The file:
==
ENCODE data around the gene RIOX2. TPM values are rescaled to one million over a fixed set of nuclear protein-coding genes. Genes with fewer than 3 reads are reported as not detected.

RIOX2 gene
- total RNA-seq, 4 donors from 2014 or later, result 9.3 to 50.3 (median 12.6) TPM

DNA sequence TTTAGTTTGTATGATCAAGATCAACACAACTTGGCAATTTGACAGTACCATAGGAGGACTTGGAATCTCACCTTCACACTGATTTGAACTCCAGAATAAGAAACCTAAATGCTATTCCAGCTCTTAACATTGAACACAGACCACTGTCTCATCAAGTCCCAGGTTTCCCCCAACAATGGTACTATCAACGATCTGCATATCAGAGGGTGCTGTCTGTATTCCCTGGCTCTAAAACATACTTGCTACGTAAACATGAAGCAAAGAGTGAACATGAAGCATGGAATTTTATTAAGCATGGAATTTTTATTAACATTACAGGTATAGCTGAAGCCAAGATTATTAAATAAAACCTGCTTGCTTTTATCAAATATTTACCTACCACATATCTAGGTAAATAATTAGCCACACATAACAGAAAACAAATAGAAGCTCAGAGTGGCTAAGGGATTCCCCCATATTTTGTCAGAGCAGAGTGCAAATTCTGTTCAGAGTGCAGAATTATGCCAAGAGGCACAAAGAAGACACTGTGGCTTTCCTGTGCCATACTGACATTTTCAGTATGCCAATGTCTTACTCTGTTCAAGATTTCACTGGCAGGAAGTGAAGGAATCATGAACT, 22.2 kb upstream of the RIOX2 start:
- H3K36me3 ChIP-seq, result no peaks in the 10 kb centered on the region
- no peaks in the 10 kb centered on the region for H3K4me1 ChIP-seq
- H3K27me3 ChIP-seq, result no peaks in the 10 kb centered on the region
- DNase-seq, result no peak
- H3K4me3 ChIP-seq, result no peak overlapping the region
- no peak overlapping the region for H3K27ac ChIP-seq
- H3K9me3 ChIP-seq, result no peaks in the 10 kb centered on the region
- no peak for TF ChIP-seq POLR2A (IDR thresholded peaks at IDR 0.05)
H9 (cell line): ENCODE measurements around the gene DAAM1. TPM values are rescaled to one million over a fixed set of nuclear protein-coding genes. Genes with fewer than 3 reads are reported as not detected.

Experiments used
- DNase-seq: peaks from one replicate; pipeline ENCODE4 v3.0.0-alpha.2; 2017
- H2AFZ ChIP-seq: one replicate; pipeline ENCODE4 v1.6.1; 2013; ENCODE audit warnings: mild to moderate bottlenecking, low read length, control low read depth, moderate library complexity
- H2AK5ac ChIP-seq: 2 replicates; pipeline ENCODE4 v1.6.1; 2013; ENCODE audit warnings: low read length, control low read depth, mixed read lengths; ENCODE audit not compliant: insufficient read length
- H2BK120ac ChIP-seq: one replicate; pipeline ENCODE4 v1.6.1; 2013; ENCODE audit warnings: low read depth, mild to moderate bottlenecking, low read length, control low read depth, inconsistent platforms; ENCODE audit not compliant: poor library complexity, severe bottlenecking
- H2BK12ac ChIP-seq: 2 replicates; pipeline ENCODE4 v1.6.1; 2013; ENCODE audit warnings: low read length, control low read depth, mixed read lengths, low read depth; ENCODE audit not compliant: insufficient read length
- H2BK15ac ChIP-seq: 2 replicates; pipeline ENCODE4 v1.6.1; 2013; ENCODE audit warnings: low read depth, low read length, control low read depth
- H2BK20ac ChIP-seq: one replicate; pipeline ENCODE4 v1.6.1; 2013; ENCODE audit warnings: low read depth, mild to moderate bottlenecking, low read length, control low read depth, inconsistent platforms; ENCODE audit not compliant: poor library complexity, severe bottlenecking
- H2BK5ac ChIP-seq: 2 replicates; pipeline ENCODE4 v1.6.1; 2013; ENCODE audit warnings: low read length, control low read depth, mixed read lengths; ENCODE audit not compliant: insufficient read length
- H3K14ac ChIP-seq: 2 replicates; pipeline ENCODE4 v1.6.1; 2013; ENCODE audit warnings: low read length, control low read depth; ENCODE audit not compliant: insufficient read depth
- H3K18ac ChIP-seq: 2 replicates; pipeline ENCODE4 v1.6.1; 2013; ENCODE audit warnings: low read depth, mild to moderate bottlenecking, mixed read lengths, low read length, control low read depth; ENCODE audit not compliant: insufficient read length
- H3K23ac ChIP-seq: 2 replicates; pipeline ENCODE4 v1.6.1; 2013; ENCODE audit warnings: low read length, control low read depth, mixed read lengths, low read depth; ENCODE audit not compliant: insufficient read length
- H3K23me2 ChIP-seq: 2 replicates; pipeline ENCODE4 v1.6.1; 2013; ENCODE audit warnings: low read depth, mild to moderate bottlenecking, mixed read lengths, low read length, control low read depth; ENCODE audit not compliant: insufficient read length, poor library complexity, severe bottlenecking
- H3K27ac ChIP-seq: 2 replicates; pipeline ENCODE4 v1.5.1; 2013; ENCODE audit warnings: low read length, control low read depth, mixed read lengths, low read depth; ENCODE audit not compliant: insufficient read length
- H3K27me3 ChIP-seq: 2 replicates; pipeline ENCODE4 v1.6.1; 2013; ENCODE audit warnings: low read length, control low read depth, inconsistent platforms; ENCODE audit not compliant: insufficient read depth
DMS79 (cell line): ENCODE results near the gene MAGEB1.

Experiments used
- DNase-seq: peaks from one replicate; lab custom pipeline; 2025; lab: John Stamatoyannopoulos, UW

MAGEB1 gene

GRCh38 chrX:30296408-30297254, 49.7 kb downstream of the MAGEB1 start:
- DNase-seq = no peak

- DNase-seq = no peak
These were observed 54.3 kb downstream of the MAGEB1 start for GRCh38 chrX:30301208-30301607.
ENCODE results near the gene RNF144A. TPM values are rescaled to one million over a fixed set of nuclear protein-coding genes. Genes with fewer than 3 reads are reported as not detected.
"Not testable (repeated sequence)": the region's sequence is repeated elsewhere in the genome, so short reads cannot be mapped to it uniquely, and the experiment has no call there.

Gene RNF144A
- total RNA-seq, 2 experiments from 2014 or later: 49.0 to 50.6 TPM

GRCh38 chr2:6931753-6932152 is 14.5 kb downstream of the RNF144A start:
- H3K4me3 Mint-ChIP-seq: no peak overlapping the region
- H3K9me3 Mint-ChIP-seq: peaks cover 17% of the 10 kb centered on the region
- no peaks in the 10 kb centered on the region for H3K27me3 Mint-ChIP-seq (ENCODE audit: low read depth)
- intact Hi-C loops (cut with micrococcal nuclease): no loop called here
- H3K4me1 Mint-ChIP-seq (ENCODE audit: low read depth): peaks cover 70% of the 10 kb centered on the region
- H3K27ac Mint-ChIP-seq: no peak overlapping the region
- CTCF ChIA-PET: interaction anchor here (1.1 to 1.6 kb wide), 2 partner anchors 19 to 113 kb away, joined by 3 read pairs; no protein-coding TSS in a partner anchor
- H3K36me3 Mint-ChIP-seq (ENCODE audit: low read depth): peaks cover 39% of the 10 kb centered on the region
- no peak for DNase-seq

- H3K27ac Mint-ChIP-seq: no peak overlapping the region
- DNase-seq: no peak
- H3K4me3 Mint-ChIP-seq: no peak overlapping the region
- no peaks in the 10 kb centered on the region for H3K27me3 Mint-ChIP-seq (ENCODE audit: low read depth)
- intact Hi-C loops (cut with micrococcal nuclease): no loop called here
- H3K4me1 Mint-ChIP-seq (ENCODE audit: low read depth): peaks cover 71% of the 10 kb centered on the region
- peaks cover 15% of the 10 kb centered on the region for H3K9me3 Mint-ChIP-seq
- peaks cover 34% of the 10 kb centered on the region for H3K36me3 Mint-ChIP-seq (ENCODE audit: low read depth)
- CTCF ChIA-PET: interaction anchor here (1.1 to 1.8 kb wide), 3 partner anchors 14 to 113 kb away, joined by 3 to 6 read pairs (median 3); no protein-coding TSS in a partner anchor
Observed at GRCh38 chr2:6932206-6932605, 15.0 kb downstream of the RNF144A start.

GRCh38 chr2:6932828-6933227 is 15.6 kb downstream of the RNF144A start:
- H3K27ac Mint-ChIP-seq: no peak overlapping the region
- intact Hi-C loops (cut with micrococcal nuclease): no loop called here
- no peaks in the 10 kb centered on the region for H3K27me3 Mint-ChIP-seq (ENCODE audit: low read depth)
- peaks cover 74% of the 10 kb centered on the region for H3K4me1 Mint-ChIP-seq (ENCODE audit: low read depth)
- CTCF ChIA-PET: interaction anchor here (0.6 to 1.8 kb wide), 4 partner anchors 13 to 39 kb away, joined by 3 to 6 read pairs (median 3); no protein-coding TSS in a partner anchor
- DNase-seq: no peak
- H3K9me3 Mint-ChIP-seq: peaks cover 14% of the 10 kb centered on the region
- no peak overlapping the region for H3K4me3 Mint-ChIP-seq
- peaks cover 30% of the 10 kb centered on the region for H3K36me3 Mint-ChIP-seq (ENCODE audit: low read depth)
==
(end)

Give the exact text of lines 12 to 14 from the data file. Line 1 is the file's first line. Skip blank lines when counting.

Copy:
- no peak for TF ChIP-seq POLR2A (IDR thresholded peaks at IDR 0.05)
H9 (cell line): ENCODE measurements around the gene DAAM1. TPM values are rescaled to one million over a fixed set of nuclear protein-coding genes. Genes with fewer than 3 reads are reported as not detected.

Experiments used